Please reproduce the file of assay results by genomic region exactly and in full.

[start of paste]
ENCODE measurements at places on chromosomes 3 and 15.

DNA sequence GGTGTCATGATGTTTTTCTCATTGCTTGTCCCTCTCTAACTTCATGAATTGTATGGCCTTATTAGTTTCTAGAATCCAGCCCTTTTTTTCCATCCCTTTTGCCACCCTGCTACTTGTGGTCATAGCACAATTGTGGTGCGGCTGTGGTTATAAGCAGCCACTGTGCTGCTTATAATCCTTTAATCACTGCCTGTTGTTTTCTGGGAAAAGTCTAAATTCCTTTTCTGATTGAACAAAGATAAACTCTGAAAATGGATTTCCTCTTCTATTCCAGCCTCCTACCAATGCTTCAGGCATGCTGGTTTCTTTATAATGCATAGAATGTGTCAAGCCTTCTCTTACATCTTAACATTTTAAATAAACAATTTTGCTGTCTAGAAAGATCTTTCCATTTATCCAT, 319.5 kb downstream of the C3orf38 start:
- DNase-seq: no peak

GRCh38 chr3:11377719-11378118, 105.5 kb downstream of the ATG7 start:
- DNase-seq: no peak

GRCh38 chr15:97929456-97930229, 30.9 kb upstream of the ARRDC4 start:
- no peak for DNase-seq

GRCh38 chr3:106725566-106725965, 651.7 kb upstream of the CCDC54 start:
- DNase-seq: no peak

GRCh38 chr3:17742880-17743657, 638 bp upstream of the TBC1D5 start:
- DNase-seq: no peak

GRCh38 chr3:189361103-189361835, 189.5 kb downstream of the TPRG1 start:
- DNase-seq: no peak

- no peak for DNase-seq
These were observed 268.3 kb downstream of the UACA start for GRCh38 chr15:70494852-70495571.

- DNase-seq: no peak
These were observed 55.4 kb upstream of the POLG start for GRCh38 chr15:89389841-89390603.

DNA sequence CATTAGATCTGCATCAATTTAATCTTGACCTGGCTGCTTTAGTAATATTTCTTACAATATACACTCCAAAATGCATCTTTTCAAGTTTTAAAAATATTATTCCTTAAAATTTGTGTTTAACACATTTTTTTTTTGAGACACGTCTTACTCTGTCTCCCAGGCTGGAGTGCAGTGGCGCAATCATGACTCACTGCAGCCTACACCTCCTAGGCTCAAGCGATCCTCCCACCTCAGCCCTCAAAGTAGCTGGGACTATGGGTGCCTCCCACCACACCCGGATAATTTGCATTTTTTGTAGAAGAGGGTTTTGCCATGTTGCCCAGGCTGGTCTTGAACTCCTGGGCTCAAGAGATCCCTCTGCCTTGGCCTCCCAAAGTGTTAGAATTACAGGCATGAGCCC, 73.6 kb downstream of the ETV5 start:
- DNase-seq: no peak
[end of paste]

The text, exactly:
ENCODE measurements at places on chromosomes 3 and 15.

DNA sequence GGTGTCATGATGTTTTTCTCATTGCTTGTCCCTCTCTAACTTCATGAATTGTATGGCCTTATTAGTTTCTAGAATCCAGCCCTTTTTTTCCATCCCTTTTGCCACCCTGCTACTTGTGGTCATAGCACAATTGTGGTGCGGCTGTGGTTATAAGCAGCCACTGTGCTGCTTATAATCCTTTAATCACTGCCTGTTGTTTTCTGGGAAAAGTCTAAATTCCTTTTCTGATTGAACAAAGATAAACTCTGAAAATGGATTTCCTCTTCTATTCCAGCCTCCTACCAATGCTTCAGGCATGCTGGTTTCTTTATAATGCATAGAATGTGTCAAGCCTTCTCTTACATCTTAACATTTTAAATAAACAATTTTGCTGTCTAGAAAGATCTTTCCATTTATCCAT, 319.5 kb downstream of the C3orf38 start:
- DNase-seq: no peak

GRCh38 chr3:11377719-11378118, 105.5 kb downstream of the ATG7 start:
- DNase-seq: no peak

GRCh38 chr15:97929456-97930229, 30.9 kb upstream of the ARRDC4 start:
- no peak for DNase-seq

GRCh38 chr3:106725566-106725965, 651.7 kb upstream of the CCDC54 start:
- DNase-seq: no peak

GRCh38 chr3:17742880-17743657, 638 bp upstream of the TBC1D5 start:
- DNase-seq: no peak

GRCh38 chr3:189361103-189361835, 189.5 kb downstream of the TPRG1 start:
- DNase-seq: no peak

- no peak for DNase-seq
These were observed 268.3 kb downstream of the UACA start for GRCh38 chr15:70494852-70495571.

- DNase-seq: no peak
These were observed 55.4 kb upstream of the POLG start for GRCh38 chr15:89389841-89390603.

DNA sequence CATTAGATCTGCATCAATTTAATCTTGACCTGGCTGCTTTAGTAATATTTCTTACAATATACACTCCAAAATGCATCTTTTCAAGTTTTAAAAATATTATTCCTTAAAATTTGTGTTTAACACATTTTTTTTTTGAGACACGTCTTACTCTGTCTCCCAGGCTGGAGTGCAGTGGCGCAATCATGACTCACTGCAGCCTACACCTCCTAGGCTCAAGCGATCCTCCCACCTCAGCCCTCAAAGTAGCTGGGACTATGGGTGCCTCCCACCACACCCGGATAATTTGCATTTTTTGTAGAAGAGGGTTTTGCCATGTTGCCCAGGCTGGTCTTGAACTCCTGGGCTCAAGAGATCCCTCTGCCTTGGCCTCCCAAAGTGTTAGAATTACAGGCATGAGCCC, 73.6 kb downstream of the ETV5 start:
- DNase-seq: no peak